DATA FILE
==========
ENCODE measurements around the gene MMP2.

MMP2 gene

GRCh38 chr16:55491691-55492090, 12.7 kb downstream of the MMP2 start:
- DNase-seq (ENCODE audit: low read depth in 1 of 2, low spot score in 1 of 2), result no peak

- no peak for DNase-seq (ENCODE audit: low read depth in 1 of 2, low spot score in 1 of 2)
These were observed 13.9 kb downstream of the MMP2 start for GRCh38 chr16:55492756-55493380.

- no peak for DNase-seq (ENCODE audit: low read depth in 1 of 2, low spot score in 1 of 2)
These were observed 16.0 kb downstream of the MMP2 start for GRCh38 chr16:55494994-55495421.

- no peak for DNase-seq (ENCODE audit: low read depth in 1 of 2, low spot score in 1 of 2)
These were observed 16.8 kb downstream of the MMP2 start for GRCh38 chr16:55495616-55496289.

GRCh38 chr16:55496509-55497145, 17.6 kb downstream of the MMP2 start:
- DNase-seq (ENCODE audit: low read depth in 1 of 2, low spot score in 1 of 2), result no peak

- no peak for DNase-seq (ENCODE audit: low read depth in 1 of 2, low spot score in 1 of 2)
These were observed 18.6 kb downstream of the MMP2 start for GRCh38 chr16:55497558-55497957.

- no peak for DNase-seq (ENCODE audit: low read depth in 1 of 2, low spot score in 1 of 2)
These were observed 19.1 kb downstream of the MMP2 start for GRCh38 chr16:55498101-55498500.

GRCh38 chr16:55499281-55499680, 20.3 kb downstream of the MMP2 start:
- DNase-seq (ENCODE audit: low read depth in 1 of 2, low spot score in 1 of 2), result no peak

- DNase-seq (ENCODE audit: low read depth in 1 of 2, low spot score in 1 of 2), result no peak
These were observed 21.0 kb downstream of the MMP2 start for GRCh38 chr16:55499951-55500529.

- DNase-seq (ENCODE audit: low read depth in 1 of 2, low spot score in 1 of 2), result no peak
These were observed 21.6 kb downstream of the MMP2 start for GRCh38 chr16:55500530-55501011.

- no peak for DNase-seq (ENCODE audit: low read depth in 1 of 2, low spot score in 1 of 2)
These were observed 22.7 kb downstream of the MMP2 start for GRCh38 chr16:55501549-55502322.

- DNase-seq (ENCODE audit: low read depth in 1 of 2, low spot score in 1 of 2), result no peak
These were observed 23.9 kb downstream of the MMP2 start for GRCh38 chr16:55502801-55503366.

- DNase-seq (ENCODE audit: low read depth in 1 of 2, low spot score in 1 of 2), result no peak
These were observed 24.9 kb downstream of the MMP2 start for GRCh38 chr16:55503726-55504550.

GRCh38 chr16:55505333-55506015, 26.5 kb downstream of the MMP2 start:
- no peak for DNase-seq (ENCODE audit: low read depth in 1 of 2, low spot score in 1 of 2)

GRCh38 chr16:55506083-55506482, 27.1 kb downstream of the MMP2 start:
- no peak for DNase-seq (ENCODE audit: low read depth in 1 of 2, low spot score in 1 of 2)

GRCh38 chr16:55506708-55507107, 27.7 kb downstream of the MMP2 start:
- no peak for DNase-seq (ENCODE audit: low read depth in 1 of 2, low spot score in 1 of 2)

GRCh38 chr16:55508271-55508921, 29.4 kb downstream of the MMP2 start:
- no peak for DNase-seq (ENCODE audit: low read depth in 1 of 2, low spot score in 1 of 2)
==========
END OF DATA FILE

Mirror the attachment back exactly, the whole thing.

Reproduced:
ENCODE measurements around the gene MMP2.

MMP2 gene

GRCh38 chr16:55491691-55492090, 12.7 kb downstream of the MMP2 start:
- DNase-seq (ENCODE audit: low read depth in 1 of 2, low spot score in 1 of 2), result no peak

- no peak for DNase-seq (ENCODE audit: low read depth in 1 of 2, low spot score in 1 of 2)
These were observed 13.9 kb downstream of the MMP2 start for GRCh38 chr16:55492756-55493380.

- no peak for DNase-seq (ENCODE audit: low read depth in 1 of 2, low spot score in 1 of 2)
These were observed 16.0 kb downstream of the MMP2 start for GRCh38 chr16:55494994-55495421.

- no peak for DNase-seq (ENCODE audit: low read depth in 1 of 2, low spot score in 1 of 2)
These were observed 16.8 kb downstream of the MMP2 start for GRCh38 chr16:55495616-55496289.

GRCh38 chr16:55496509-55497145, 17.6 kb downstream of the MMP2 start:
- DNase-seq (ENCODE audit: low read depth in 1 of 2, low spot score in 1 of 2), result no peak

- no peak for DNase-seq (ENCODE audit: low read depth in 1 of 2, low spot score in 1 of 2)
These were observed 18.6 kb downstream of the MMP2 start for GRCh38 chr16:55497558-55497957.

- no peak for DNase-seq (ENCODE audit: low read depth in 1 of 2, low spot score in 1 of 2)
These were observed 19.1 kb downstream of the MMP2 start for GRCh38 chr16:55498101-55498500.

GRCh38 chr16:55499281-55499680, 20.3 kb downstream of the MMP2 start:
- DNase-seq (ENCODE audit: low read depth in 1 of 2, low spot score in 1 of 2), result no peak

- DNase-seq (ENCODE audit: low read depth in 1 of 2, low spot score in 1 of 2), result no peak
These were observed 21.0 kb downstream of the MMP2 start for GRCh38 chr16:55499951-55500529.

- DNase-seq (ENCODE audit: low read depth in 1 of 2, low spot score in 1 of 2), result no peak
These were observed 21.6 kb downstream of the MMP2 start for GRCh38 chr16:55500530-55501011.

- no peak for DNase-seq (ENCODE audit: low read depth in 1 of 2, low spot score in 1 of 2)
These were observed 22.7 kb downstream of the MMP2 start for GRCh38 chr16:55501549-55502322.

- DNase-seq (ENCODE audit: low read depth in 1 of 2, low spot score in 1 of 2), result no peak
These were observed 23.9 kb downstream of the MMP2 start for GRCh38 chr16:55502801-55503366.

- DNase-seq (ENCODE audit: low read depth in 1 of 2, low spot score in 1 of 2), result no peak
These were observed 24.9 kb downstream of the MMP2 start for GRCh38 chr16:55503726-55504550.

GRCh38 chr16:55505333-55506015, 26.5 kb downstream of the MMP2 start:
- no peak for DNase-seq (ENCODE audit: low read depth in 1 of 2, low spot score in 1 of 2)

GRCh38 chr16:55506083-55506482, 27.1 kb downstream of the MMP2 start:
- no peak for DNase-seq (ENCODE audit: low read depth in 1 of 2, low spot score in 1 of 2)

GRCh38 chr16:55506708-55507107, 27.7 kb downstream of the MMP2 start:
- no peak for DNase-seq (ENCODE audit: low read depth in 1 of 2, low spot score in 1 of 2)

GRCh38 chr16:55508271-55508921, 29.4 kb downstream of the MMP2 start:
- no peak for DNase-seq (ENCODE audit: low read depth in 1 of 2, low spot score in 1 of 2)